Typically, control cables run through a rigging tube belowdecks or along the starboard side of the boat. Once the cables are installed, it’s important to avoid binding them too tightly with zip ties, Wolfe advises. “Keep them loose and avoid binding them together with onboard wires or other cables,” he says. “This will help ensure the smoothest possible shifting and throttle action.”
For outboards, Wolfe recommends creating a 4-foot loop in the cables before they connect to the motor. This prevents binding when the outboard turns from side to side and trims up and down. Take this into account when measuring for new cables.
Many of today’s outboards, however, use transom rigging tubes that do not readily allow for a big loop in the cables. In these cases, make sure the rigging tube is long enough to leave a fair amount of slack to accommodate the control cables as the outboard rotates, trims and tilts, Wolfe says.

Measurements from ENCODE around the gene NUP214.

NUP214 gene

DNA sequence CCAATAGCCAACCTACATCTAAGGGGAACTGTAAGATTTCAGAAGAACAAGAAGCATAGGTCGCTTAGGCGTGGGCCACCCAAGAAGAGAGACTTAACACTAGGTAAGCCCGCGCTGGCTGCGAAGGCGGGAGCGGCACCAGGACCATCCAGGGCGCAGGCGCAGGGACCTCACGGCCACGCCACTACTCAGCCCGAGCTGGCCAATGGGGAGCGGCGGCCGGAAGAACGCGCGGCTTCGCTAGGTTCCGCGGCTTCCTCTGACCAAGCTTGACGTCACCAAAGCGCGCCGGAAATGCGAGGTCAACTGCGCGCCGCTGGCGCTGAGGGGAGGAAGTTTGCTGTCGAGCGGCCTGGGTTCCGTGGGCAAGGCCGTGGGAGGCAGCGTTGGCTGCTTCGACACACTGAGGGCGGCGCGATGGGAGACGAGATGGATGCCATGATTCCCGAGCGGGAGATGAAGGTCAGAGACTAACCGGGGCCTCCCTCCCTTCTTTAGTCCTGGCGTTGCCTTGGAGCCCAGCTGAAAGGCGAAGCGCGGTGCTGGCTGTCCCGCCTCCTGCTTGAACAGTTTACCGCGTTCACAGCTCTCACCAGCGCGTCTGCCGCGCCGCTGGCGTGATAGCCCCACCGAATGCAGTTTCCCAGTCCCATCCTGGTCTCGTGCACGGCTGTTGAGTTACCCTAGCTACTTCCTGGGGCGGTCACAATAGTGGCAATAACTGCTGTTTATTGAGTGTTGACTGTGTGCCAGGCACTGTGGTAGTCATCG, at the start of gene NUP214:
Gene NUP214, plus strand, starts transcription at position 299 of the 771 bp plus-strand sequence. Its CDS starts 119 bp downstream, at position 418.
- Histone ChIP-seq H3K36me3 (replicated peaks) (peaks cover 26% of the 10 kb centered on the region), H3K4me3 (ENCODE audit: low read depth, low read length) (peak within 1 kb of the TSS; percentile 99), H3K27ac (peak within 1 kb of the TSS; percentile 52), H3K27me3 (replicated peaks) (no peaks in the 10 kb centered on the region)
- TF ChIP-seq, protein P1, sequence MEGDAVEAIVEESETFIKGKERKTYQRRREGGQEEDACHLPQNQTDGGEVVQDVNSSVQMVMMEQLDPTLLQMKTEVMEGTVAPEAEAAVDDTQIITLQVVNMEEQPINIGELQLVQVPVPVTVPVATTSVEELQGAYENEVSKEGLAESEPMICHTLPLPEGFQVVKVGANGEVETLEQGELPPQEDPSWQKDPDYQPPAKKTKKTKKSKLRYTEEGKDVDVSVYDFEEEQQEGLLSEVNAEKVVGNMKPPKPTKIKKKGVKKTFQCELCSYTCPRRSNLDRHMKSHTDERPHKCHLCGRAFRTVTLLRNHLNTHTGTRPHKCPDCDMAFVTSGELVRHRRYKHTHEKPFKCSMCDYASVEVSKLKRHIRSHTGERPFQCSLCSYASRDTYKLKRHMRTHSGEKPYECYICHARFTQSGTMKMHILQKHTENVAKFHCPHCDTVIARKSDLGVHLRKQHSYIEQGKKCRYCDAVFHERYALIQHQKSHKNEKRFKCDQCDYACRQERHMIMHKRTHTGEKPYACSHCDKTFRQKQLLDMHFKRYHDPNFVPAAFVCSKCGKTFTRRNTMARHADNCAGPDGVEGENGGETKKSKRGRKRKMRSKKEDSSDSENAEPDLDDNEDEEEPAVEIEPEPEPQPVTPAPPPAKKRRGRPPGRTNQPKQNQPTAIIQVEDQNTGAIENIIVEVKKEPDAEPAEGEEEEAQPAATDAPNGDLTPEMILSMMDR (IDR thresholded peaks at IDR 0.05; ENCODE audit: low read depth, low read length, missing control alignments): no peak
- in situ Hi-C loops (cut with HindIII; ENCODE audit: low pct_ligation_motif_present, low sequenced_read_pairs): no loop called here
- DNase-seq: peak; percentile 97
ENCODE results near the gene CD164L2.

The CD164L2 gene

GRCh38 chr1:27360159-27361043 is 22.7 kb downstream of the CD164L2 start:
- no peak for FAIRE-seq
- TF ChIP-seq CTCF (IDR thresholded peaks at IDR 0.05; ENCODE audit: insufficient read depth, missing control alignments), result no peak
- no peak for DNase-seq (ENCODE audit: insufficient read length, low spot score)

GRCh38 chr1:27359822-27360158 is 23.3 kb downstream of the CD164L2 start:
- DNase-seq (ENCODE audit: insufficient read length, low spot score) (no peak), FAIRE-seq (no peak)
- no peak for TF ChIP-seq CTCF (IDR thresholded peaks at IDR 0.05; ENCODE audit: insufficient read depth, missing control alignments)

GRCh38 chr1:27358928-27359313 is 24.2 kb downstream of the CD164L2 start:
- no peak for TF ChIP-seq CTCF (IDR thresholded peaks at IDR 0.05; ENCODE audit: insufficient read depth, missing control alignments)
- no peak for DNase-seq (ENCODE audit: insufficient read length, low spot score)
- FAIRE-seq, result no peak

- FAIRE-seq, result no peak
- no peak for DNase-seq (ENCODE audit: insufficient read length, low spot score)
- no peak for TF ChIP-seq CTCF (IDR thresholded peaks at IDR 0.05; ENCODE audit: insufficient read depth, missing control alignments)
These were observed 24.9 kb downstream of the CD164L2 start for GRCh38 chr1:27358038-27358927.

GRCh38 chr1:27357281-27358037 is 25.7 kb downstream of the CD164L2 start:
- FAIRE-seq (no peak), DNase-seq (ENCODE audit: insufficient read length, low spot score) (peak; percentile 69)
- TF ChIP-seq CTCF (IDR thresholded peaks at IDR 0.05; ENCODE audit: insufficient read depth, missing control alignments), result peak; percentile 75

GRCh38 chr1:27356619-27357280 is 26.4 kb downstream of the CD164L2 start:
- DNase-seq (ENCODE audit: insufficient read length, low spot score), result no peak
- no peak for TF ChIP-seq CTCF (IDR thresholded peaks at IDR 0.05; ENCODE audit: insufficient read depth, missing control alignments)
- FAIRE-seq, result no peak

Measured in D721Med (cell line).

To ensure you have the proper cable connectors for your propulsion system, you can reuse the old connectors for the helm control, engine and transmission, assuming they are in good working condition, Wolfe says. Companies such as Dometic and Uflex—as well as the engine brands—offer the proper connectors if you choose to replace them.
In either case, wait until after the cables are routed before installing any connectors. This streamlines the cables and makes it easier to pull them through crowded rigging tubes and access ports.
Read Next: Installing an Outboard Rigging Tube
- A long-wearing HDPE liner stays lubed for life for smooth performance.
- Oil-tempered lay wires provide strength and smooth performance, and protect against the elements.
- A 0.34-inch protective HDPE outer jacket guards the Xtreme cables against chafing, salt and water intrusion.